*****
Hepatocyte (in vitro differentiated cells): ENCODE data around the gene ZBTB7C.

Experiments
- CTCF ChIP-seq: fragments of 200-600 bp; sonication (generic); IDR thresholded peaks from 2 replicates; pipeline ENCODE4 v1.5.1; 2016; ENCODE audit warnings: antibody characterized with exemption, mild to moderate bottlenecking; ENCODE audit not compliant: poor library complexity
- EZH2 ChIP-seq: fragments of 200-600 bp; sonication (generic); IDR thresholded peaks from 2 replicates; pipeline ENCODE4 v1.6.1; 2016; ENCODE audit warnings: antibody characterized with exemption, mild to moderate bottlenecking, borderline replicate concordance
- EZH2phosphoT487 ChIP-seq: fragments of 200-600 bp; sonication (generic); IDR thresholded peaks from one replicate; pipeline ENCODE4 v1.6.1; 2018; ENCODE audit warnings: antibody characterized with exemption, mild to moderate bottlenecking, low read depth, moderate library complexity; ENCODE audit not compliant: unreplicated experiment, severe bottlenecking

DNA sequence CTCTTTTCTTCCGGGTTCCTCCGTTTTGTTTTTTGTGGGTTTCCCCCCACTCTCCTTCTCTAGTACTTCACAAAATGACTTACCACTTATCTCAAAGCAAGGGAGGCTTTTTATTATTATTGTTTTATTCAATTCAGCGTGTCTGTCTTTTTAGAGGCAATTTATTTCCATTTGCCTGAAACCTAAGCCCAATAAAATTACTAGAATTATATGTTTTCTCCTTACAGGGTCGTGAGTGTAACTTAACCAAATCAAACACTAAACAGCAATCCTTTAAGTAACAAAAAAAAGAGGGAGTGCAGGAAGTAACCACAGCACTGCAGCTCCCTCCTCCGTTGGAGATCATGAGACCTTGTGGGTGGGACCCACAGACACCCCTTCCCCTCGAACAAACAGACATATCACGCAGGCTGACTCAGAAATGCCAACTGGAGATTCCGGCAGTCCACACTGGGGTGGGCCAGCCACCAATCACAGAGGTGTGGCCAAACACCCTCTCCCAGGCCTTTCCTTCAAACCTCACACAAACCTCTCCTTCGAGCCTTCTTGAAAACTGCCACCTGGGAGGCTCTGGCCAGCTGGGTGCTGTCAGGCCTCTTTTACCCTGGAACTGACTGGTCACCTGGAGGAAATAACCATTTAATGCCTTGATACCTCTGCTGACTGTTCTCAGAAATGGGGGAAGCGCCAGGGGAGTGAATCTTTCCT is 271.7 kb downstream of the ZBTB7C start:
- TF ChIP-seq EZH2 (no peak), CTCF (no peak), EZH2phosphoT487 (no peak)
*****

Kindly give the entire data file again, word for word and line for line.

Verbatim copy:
Hepatocyte (in vitro differentiated cells): ENCODE data around the gene ZBTB7C.

Experiments
- CTCF ChIP-seq: fragments of 200-600 bp; sonication (generic); IDR thresholded peaks from 2 replicates; pipeline ENCODE4 v1.5.1; 2016; ENCODE audit warnings: antibody characterized with exemption, mild to moderate bottlenecking; ENCODE audit not compliant: poor library complexity
- EZH2 ChIP-seq: fragments of 200-600 bp; sonication (generic); IDR thresholded peaks from 2 replicates; pipeline ENCODE4 v1.6.1; 2016; ENCODE audit warnings: antibody characterized with exemption, mild to moderate bottlenecking, borderline replicate concordance
- EZH2phosphoT487 ChIP-seq: fragments of 200-600 bp; sonication (generic); IDR thresholded peaks from one replicate; pipeline ENCODE4 v1.6.1; 2018; ENCODE audit warnings: antibody characterized with exemption, mild to moderate bottlenecking, low read depth, moderate library complexity; ENCODE audit not compliant: unreplicated experiment, severe bottlenecking

DNA sequence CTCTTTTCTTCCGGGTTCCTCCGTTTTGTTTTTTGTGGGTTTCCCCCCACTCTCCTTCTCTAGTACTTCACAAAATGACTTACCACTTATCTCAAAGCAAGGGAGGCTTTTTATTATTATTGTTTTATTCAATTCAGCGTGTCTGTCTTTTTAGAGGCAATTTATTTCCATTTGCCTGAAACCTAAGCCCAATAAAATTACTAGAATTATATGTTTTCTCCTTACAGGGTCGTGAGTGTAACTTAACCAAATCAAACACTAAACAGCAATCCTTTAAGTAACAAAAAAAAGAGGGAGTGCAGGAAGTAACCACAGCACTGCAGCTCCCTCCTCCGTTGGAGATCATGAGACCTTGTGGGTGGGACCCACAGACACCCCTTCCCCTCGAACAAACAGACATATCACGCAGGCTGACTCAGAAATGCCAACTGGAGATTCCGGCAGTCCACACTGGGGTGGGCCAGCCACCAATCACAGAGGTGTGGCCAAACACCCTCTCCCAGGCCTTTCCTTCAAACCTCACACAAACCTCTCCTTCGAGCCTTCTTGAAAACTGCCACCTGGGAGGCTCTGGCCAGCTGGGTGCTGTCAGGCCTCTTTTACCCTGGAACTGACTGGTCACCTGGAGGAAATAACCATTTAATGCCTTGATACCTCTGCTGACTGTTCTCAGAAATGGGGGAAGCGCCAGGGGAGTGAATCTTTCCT is 271.7 kb downstream of the ZBTB7C start:
- TF ChIP-seq EZH2 (no peak), CTCF (no peak), EZH2phosphoT487 (no peak)